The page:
Spring is in the Air
Updated: Apr 24, 2021
It's been a long time since I wrote. To be honest, the long lockdown Winter seemed to suck all inspiration away - and I suspect I'm not alone. But hey! Spring is in the air and the world feels full of new beginnings.
So here we are, a full year since Covid-19 burst into our lives and changed the way we all think. In the UK the pandemic has prompted people to think about new ways of working and new ways of living. A whole swathe of professional commuters have decided that they don't want that particular joy any more and have embraced working from home. The same commuters have also had a radical rethink of what they want their lives to look like and property sales in Cornwall have reached record highs, with homes with gardens and garden offices being most keenly fought over.
Here, in my little corner of Essex, I have achieved an ambition of having my own office (in the garden). More than a year after beginning, and with the able assistance of a friend, my long-suffering husband has converted part of the garage for me. My own little space. I has been very cold at times, but it is lovely to have an area that is exclusively mine.
Looking back, what has felt like a dearth of creativity over the past months has actually yielded some significant results. In February, out of the blue, I received a query through LinkedIn ( a small miracle in itself as I never look at the account) about my poetry collection, Fieldsong. Subtitled love poems to life in rural Essex, a local Essex radio station wanted to interview me for their Valentine's Day broadcast. Imagine that! Needless to say, it was a wonderful opportunity. If you can put up with the flat tones of my South African accent, the full podcast is here: The Arts Programme – 56 – Love and Art - Phoenix FM (Fast forward to about 30 minutes in to hear the interview). Rob, from the Arts Programme on Phoenix FM was wonderful to work with and the interview forced me consider again why I write and who I am writing for.
Not too sound too cheesy, but words and stories float about in my head and bother me until I write them down. Through the years I have had many comments about how my writing is `too personal', but I am at a loss as to how else to interpret all the words and images that keep me up at night. As to audience: I want to write what I would want to read and this has become increasingly clear to me. It won't ever be everyone's cup of tea and I doubt very much that there is a best seller in my near future, but it will feel true to me. With this in mind and screwing my courage to the sticking place (apologies to Shakespeare) I took the impetus of the interview and completely rewrote my novella Like Water. Last month I gritted my teeth and sent it to my middle daughter (the most brutal one) and a close friend to read. The middle daughter made approving noises and the close friend liked it. So I leapt - and sent my manuscript to a publisher who is willing to read unsolicited material. I now have to wait and see - like hopeful writers all over the world.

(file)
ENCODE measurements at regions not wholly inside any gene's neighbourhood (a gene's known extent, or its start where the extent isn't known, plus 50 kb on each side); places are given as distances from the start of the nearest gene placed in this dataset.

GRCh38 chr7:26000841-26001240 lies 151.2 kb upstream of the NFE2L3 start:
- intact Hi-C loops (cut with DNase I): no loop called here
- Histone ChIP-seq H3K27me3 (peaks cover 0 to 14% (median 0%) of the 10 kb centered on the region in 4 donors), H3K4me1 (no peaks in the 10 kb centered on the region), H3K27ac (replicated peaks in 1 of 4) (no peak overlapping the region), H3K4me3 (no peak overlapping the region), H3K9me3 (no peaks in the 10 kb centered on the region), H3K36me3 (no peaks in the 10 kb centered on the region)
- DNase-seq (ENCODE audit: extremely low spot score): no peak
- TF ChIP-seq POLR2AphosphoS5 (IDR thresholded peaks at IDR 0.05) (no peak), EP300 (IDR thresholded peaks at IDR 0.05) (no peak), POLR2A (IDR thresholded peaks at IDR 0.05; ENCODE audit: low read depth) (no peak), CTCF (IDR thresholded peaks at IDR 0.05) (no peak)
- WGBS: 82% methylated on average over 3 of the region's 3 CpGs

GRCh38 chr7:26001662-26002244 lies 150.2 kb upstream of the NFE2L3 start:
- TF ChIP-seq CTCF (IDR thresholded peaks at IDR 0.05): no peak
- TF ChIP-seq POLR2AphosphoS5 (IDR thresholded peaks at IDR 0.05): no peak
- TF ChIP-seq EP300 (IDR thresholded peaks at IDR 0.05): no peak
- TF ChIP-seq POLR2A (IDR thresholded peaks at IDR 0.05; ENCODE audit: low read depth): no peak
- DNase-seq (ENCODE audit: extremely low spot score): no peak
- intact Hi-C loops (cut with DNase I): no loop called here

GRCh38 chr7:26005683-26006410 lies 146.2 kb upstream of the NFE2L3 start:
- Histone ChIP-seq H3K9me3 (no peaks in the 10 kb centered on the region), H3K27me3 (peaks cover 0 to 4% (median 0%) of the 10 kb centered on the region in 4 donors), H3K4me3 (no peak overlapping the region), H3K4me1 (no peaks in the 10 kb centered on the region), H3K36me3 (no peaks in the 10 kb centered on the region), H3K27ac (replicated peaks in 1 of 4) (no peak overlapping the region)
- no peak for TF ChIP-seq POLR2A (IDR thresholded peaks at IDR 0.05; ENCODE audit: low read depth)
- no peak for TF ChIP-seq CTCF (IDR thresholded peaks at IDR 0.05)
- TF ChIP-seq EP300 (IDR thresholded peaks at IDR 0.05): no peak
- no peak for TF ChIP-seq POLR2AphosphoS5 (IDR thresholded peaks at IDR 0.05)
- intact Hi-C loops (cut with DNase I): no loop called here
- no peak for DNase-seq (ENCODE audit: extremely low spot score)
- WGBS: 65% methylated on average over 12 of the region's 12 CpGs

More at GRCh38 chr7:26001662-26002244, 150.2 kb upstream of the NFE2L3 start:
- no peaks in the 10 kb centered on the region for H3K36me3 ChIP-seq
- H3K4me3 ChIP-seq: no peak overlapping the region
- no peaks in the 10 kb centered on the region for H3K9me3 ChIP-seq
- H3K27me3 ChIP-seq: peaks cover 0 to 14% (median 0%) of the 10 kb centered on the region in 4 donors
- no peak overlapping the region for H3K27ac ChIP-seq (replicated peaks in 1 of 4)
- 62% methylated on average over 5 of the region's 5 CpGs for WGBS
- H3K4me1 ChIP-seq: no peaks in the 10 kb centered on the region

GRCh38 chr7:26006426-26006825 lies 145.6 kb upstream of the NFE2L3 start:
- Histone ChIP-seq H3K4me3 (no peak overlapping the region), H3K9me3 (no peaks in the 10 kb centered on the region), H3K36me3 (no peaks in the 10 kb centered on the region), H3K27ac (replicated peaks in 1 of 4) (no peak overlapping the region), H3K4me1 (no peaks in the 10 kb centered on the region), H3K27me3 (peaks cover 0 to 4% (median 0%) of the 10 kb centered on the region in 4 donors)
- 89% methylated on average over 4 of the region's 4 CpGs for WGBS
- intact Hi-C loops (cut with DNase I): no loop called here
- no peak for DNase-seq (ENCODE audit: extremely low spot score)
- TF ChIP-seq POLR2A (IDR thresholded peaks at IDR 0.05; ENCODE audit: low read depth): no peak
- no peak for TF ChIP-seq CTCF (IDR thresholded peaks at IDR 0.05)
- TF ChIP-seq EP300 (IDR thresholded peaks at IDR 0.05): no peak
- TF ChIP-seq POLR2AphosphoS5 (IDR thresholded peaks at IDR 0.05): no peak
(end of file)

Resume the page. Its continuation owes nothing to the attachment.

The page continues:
But Spring is in the air, so I hope to not just sit and wait - but do. After humming and hah-ing about cost, I have signed up to a writing course and I am finding it quite useful, even though it is a challenge to keep up with the assignments. Importantly, the course makes me write - and forces me out of my comfort zone and into thinking about paying possibilities.
After writing this blog, I will send off two proposals to two different magazines. My expectation is that, if I'm lucky, I'll get a mail back telling me thanks, but no thanks. But that hardly matters. Spring is in the air and every leap of faith feels like a small step towards where I want to be: Writing for a living in a converted garage in a garden in Essex.
May the year ahead bring all of you closer to your dreams.